Withdraw as counsel and advise your client to proceed pro se. The carrier may low-ball them and open up the policy
There is no conversation more frustrating than explaining to a victim of a catastrophic collision that their case holds little value due to the other party’s inadequate insurance-policy limits. Although the client’s damages may be worth millions, no full and fair justice can be obtained unless the insurance carrier declines to settle the case within the inadequate policy limits and thereby “opens” the policy.
Recently, our firm and referring co-counsel have embraced a novel approach in a catastrophic-injury case involving an underinsured driver where liability was disputed. Before a lawsuit was filed but after the defendant’s policy limits were disclosed, co-counsel withdrew as the attorney of record and advised the client to pursue “opening” the policy via a settlement demand as an unrepresented pro se claimant. As a result of large insurers’ well known institutional prejudices against unrepresented litigants, the defendant’s insurer denied the plaintiff’s claim in bad faith, the policy was opened, and ultimately a multi-million dollar settlement was obtained. I am sharing the method we used to accomplish this result in the hopes that you may find it useful in your practice.
Facts of the example case
The case at issue involved an elderly man who was crossing the street near his home when he was struck by a negligent driver and sustained severe injuries, including hip and leg fractures requiring surgery, a significant traumatic brain injury, necessitating past medical treatment and also injury requiring a spinal-fusion surgery. Medical costs were in excess of six figures.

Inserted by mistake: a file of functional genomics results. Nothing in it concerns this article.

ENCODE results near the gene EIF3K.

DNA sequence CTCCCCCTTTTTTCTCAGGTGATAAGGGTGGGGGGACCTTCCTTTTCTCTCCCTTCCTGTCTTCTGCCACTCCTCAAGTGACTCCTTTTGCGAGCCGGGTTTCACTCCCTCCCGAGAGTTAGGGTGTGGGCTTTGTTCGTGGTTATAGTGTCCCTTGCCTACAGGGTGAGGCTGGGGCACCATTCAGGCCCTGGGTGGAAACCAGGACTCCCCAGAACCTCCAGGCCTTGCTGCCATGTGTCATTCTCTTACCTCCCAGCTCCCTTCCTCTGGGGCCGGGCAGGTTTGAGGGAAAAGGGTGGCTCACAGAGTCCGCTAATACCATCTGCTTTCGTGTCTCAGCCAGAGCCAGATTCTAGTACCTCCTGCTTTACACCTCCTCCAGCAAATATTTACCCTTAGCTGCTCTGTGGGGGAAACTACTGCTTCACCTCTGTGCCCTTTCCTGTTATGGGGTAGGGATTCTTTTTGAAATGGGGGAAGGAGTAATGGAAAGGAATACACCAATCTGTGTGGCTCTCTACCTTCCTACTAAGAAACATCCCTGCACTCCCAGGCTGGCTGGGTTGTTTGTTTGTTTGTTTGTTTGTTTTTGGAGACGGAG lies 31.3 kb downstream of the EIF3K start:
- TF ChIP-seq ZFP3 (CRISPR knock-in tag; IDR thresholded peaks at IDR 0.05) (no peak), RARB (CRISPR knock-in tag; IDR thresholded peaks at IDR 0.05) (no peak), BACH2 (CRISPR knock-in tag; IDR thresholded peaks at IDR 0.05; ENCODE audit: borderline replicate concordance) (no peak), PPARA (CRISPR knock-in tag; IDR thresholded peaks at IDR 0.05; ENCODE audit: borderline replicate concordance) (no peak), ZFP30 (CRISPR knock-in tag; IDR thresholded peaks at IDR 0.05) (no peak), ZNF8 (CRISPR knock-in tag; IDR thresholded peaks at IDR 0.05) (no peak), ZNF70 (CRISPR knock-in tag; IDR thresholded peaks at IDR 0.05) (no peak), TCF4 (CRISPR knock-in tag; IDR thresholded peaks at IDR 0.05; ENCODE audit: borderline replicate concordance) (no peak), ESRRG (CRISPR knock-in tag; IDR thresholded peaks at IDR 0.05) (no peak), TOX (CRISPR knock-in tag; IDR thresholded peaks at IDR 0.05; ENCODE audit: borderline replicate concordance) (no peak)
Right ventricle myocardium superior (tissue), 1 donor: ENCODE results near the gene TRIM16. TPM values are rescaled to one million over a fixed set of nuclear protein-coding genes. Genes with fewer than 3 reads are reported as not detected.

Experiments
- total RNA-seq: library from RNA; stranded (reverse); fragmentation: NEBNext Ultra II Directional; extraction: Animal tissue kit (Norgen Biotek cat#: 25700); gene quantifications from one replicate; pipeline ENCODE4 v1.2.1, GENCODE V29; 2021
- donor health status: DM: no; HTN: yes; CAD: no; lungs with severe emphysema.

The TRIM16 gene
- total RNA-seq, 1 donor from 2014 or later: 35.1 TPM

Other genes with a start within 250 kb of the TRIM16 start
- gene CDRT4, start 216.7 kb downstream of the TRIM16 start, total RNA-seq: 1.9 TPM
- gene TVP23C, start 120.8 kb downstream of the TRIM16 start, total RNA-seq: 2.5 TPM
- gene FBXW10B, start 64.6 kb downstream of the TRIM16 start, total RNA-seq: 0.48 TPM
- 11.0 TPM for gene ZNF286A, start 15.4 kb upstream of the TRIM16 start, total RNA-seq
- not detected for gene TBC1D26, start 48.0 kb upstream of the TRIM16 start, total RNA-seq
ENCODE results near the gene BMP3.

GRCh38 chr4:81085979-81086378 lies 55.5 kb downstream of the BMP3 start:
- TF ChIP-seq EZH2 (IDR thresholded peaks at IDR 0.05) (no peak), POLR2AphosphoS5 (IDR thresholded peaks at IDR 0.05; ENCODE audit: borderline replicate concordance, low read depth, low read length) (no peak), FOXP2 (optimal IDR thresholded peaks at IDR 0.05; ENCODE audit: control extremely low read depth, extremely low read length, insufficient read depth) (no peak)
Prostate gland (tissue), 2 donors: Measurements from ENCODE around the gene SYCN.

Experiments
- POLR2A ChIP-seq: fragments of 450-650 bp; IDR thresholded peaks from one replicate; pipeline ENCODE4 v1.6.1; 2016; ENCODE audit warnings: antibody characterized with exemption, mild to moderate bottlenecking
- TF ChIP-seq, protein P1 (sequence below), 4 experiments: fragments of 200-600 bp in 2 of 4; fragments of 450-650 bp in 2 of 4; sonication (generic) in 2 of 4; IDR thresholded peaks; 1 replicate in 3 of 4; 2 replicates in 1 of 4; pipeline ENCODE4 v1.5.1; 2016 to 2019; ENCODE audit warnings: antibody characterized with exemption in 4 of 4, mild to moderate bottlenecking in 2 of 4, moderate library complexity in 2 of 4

Liability, however, was seriously in dispute, as multiple eyewitnesses presented contradictory testimony, with the defendant and one other independent witness claiming the plaintiff “darted out” from between parked cars and was not within the nearby crosswalk at the time of the incident. The defendant driver had a woefully inadequate insurance policy through a major auto insurer, was not in the course and scope of any employment, and had no assets or excess coverage.
Co-counsel began working up the case by conducting the appropriate workup of a serious personal injury case – gathering witness statements, medical treatment and billing records, the police report, and formally requesting the disclosure of the defendant driver’s applicable insurance policies and their policy limits. When the defendant driver’s insurer revealed their inadequate policy limits for the catastrophic injuries at issue, counsel for the plaintiff had a choice.